Females in YA: Part 3 Current YA

Posted by Katie L. Carroll on July 29, 2013 in Books, Females in YA, Writing |

*There may be some spoilers in this post for the following books*

Thirteen Reasons Why   Twilight (Twilight, #1)   The Hunger Games (The Hunger Games #1)   The Fault in Our Stars

 The Book Thief   Speak   Graceling (Graceling Realm, #1)   The Sisterhood of the Traveling Pants (Sisterhood, #1)

So far in my Females in YA series, I’ve discussed my own experiences as a female growing up and the roles females play in my own writing. Since then I’ve come across two more articles about this topic you all might find interesting: That’s Not Very Feminist of You, Bella: Feminism in YA by Chelsea Condren (thanks to Ann Herrick for directing me to this one) and Screw Writing Strong Women by J. Anderson Coats.

For part 3, let’s open things up beyond my experiences and writing and take a look at what has been going on in other YA books. So what are females in YA doing these days? For examples I’m sticking to blockbuster selling books (and ones I’ve actually read) because that seems to be what most teens are reading in large numbers (and it would be hard to intelligently talk about books I haven’t read).

So we’ve got a girl who committed suicide and posthumously leaves tapes for those responsible for her death (Jay Asher’s Thirteen Reason Why); a girl whose sole reason for existence seems to be becoming a vampire so she can spend the rest of her life with the vampire boy she’s been pining after (Stephanie Meyer’s Twilight); a girl who is forced to fight to the death in a reality TV show (Suzanne Collins’ The Hunger Games); a girl with terminal cancer who meets a boy, who also has cancer, and falls in love (John Green’s The Fault in Our Stars); a book stealing girl whose family is hiding a Jewish boy during WWII (Markus Zusak’s The Book Thief); a girl who is afraid to speak the truth about having been raped at a party (Laurie Halse Anderson’s Speak); a girl who has the Grace, or magical talent, of killing (Kristin Cashore’s Graceling); and a group of four girls, with different personality and physical traits, who share a pair of jeans on their first summer away from each other (Ann Brashares’ The Sisterhood of the Traveling Pants).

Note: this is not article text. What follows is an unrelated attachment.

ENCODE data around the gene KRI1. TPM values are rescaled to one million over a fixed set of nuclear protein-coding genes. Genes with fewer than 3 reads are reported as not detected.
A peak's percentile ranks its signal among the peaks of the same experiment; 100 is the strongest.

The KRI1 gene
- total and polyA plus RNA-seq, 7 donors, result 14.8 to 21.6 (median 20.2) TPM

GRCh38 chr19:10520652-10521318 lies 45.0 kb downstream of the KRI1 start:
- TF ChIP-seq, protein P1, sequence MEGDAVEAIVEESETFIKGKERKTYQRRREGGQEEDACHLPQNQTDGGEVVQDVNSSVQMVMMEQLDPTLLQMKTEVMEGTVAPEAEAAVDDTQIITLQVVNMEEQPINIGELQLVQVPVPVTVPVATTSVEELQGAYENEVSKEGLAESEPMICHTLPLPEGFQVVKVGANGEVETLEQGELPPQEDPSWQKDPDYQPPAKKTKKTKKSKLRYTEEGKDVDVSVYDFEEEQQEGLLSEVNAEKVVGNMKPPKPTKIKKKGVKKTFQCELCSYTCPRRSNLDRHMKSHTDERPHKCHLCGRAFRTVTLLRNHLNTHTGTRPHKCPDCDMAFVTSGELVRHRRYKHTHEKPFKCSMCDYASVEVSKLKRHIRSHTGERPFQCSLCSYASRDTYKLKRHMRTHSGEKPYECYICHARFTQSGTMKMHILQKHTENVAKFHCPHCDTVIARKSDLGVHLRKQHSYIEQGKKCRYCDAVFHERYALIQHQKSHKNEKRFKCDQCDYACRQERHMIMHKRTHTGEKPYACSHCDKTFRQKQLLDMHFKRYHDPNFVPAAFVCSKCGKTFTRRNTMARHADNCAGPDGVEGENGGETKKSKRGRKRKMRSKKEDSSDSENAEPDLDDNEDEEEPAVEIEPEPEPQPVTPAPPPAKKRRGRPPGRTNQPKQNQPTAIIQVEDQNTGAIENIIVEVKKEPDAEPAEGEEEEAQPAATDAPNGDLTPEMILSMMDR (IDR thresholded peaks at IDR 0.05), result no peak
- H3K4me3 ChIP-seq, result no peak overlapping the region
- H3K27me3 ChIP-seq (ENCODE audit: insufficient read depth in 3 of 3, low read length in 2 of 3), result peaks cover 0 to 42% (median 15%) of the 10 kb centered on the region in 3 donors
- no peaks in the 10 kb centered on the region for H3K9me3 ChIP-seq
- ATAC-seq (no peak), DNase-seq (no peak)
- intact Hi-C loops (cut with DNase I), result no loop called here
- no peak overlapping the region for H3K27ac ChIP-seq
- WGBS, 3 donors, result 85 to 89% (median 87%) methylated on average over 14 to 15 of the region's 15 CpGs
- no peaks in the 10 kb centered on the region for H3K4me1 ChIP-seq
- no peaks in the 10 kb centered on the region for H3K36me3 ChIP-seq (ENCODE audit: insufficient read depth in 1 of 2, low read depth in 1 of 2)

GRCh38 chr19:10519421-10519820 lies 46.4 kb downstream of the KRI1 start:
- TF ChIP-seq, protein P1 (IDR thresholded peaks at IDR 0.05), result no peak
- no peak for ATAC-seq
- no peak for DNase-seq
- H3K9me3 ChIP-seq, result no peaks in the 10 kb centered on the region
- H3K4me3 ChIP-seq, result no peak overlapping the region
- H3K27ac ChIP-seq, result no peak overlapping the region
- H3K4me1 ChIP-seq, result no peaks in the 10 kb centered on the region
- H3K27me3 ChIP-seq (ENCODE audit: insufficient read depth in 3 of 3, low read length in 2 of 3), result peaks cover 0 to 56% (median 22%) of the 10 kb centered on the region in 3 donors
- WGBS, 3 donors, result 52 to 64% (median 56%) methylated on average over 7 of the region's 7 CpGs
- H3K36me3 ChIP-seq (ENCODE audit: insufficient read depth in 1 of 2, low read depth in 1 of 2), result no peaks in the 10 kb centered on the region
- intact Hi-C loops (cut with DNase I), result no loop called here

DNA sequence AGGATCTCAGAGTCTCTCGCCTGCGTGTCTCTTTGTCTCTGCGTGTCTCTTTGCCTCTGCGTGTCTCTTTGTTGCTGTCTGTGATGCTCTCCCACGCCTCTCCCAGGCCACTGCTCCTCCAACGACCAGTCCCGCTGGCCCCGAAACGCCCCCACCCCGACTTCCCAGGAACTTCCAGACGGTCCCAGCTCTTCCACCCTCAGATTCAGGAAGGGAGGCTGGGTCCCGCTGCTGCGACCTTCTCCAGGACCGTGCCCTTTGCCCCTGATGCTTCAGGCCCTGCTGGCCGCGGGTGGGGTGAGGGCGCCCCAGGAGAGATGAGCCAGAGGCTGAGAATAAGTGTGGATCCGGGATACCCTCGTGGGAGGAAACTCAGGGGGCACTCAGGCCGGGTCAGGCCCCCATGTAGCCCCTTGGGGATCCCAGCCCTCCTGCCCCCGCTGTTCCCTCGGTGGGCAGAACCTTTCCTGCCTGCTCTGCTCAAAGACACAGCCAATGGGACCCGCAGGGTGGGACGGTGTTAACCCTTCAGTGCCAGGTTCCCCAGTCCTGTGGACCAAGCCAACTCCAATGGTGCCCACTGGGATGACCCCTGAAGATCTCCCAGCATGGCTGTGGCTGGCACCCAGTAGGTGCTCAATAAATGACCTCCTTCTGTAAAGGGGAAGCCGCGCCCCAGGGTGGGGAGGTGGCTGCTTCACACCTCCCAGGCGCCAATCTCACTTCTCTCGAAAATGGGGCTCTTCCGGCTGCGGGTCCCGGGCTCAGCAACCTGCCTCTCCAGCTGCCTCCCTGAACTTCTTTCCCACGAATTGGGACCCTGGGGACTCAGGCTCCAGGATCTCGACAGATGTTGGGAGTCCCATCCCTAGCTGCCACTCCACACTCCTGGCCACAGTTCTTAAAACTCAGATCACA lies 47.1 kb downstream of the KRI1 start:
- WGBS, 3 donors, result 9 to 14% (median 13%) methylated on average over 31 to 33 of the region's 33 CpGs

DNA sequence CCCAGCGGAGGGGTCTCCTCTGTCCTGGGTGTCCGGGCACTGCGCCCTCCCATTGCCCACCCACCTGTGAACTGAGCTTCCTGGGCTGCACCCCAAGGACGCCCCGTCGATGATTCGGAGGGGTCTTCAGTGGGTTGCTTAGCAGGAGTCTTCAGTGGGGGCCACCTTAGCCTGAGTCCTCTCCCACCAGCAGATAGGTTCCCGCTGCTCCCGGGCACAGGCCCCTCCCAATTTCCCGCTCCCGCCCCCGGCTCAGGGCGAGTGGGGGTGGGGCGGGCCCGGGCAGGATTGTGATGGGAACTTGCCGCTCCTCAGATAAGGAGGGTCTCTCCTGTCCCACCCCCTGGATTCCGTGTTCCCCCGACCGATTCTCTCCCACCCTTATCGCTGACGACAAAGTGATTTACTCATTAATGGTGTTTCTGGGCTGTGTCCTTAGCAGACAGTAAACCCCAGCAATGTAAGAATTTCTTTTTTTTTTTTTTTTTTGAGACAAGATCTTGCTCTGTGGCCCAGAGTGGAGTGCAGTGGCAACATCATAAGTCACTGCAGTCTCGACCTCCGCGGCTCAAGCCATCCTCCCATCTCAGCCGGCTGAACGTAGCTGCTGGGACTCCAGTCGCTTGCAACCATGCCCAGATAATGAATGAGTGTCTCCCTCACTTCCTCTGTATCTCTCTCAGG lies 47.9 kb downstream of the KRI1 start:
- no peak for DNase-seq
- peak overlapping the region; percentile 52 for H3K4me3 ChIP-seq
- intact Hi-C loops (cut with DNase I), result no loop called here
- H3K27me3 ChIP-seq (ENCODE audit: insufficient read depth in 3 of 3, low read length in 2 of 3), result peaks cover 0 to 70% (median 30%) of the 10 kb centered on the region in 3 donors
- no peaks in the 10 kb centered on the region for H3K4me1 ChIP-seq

I know that’s a lot of examples, but I really wanted to demonstrate the breadth of what is being covered in YA. There are lots of heavy issues, including suicide, rape, cancer, death, killing, losing one’s virginity, and war. And the books above above seem to be a good sampling of the different genres, with paranormal, contemporary, dystopian, historical, and fantasy represented. There are strong, physically and/or mentally, girls; broken girls; sensitive girls; codependent ones; and numerous other adjectives that could be used to describe these females characters.

Boys do play a prominent role in pretty much all these stories, but romance doesn’t necessarily dominate them all. And in several boys play a very negative role in the narrative. (This list of books I’ve mentioned is certainly not exhaustive, but I found it unwieldy enough with eight so I was reticent to include anymore.)

So it seems (bringing the conversation back to my original post) that the reality of boys not being everything to teen girls is reflected in YA, though boys do factor into most girls’ lives and the popular stories written about them. Also, I believe different types of females are represented in these stories, which I think is a good thing.

One thing I found surprising when compiling this list was how heavy so many of these stories were. I can only speculate, but I imagine teen girls read about these heavy topics so widely because the stories evoke strong emotional responses (at least all these books did so in me).